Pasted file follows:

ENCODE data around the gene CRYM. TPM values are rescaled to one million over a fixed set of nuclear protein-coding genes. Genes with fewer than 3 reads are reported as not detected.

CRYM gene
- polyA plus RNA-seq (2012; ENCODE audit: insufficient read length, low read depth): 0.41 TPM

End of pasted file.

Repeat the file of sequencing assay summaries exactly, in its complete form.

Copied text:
ENCODE data around the gene CRYM. TPM values are rescaled to one million over a fixed set of nuclear protein-coding genes. Genes with fewer than 3 reads are reported as not detected.

CRYM gene
- polyA plus RNA-seq (2012; ENCODE audit: insufficient read length, low read depth): 0.41 TPM